Wastewater planning for long-term needs
The Wazee Area Wastewater Treatment Facility (WWTF) provides water reclamation for the Ho-Chunk Nation residential and commercial entities as well as the Jackson County Correctional Institute. Projected growth in the area, including an expansion for Majestic Pines Casino, meant the Ho-Chunk Nation was facing its third major upgrade to the treatment facility in 15 years. In order to accommodate future growth as well as protect the water quality of the Black River, they needed a long-term, cost-effective solution—one that upgraded the existing Oxidation Ditch facility to address stringent secondary treatment and nutrient removal requirements.
The treatment solution
A $9.5 million expansion was designed to meet both existing and future permit requirements and to accommodate the imminent growth of the Ho-Chunk Nation. During the planning phase, MSA worked closely with the Ho-Chunk Nation to better understand the timing and breadth of growth plans for its commercial enterprises. The approved plan provides accommodations for 20-year growth, while providing operational flexibility in the interim.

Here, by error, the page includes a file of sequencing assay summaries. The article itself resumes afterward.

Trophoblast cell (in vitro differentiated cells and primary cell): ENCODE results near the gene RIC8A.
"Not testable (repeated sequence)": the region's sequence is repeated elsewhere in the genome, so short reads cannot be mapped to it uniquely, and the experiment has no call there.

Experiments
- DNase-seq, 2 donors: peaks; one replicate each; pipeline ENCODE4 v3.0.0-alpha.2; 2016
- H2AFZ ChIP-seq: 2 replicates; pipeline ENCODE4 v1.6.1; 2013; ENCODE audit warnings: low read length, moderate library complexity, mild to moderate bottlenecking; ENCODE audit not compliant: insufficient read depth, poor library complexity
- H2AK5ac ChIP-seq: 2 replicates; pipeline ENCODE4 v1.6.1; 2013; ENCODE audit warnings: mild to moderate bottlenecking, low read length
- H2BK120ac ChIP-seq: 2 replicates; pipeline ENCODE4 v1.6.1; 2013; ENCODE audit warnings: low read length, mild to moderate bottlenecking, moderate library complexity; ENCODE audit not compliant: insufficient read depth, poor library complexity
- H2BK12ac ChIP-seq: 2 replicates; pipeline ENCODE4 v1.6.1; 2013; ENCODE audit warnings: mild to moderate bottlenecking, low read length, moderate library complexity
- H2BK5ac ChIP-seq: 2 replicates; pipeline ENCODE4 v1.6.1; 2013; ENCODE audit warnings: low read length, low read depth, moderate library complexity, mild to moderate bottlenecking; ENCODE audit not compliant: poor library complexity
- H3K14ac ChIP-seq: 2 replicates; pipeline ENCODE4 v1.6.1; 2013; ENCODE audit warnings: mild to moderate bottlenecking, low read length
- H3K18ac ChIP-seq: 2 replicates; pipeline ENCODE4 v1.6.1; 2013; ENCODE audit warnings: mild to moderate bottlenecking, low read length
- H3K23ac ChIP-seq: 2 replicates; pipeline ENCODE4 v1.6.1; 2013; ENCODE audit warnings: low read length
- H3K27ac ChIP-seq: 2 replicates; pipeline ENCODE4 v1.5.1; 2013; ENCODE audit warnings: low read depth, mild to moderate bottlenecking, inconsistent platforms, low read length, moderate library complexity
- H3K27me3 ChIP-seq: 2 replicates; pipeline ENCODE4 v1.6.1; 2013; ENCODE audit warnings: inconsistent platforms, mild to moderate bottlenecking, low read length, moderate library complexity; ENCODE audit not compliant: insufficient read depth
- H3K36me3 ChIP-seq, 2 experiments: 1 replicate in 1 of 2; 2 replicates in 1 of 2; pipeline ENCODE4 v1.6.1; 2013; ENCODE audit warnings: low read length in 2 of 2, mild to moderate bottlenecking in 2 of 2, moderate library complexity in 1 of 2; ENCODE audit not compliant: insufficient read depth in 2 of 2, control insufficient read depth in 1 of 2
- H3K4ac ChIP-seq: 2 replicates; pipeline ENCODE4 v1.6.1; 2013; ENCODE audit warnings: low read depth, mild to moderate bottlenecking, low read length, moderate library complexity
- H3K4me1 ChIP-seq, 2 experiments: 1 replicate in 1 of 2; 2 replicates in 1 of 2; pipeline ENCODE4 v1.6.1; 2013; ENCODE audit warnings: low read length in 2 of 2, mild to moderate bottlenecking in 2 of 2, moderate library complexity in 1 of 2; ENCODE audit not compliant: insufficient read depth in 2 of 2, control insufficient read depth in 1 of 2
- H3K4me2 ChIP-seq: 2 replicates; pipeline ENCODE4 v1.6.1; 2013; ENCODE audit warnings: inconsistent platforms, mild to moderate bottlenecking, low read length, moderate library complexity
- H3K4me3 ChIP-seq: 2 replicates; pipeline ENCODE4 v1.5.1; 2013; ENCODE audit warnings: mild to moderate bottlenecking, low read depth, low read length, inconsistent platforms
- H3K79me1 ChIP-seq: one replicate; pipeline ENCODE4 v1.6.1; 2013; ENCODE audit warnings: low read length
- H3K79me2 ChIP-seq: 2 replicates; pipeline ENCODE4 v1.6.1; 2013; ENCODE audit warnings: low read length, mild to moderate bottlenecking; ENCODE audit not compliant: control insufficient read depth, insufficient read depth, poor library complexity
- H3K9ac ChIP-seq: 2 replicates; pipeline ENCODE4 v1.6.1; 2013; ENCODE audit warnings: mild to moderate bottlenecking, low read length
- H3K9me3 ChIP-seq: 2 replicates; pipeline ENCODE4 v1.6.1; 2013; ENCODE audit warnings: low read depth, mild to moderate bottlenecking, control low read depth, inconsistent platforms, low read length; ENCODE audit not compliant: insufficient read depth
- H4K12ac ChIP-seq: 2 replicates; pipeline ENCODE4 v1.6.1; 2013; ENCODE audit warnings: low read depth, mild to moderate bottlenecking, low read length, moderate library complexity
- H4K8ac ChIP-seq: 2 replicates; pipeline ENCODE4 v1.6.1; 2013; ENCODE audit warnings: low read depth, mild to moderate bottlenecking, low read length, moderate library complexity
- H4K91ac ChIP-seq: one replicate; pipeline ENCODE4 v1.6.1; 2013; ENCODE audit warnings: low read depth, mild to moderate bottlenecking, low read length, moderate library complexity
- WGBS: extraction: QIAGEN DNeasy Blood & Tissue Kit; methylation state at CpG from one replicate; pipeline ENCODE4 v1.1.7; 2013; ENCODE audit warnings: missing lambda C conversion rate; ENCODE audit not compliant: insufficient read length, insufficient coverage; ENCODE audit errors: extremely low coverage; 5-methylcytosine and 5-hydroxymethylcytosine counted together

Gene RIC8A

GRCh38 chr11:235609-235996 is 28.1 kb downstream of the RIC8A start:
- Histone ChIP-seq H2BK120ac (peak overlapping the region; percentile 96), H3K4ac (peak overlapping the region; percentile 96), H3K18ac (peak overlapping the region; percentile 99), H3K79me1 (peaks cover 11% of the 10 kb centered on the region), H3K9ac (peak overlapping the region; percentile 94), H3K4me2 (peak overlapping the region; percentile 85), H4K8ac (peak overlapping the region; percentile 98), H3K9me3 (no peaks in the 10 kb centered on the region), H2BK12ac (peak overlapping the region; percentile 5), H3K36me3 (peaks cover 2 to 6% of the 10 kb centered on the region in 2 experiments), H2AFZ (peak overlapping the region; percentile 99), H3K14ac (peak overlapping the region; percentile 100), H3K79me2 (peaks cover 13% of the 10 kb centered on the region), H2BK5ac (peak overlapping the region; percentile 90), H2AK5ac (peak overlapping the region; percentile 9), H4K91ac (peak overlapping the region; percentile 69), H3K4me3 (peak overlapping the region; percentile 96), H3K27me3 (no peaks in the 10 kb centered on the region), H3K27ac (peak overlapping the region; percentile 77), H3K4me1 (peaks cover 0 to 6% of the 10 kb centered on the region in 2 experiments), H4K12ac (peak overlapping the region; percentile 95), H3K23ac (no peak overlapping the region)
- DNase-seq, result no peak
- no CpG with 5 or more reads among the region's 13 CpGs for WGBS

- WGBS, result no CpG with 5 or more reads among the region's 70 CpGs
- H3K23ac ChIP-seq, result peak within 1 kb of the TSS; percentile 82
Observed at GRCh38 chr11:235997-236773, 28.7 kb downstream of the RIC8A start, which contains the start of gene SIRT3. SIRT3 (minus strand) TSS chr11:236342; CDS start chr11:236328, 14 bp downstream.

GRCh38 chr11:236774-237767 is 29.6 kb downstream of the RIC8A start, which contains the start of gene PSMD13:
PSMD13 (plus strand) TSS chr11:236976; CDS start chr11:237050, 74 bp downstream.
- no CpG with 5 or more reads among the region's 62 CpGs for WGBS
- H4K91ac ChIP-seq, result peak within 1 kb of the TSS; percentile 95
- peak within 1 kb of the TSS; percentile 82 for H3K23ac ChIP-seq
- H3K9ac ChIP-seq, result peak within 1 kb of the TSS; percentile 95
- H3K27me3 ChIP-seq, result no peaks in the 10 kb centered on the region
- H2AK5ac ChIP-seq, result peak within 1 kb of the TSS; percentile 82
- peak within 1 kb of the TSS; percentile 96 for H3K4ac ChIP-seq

The completed project scope includes upgrades to five lift stations and a force main, added mechanical fine screen, enhanced biological nutrient removal (EBNR), extended aeration to the oxidation ditch, final clarifiers, UV disinfection, sludge pumping, sludge thickening, aerobic digestion, sludge storage and a state-of-the-art SCADA system. The new computer system allows the operations staff to monitor all treatment processes and lift stations from a desktop computer or a mobile device. The operator can monitor the plant in real time, view historical trends and troubleshoot problems from anywhere they have an internet connection. This provides instantaneous access to information that will help inform decision-making and maximize treatment performance.
MSA’s operations team worked closely with plant staff to provide training and troubleshooting assistance for the first two years of operations. A testing protocol was also developed to track and analyze data for the purpose of determining which operating mode best optimizes EBNR. The facility has since maintained an effluent total phosphorus concentration of less than 0.3 mg/L without the addition of any chemicals.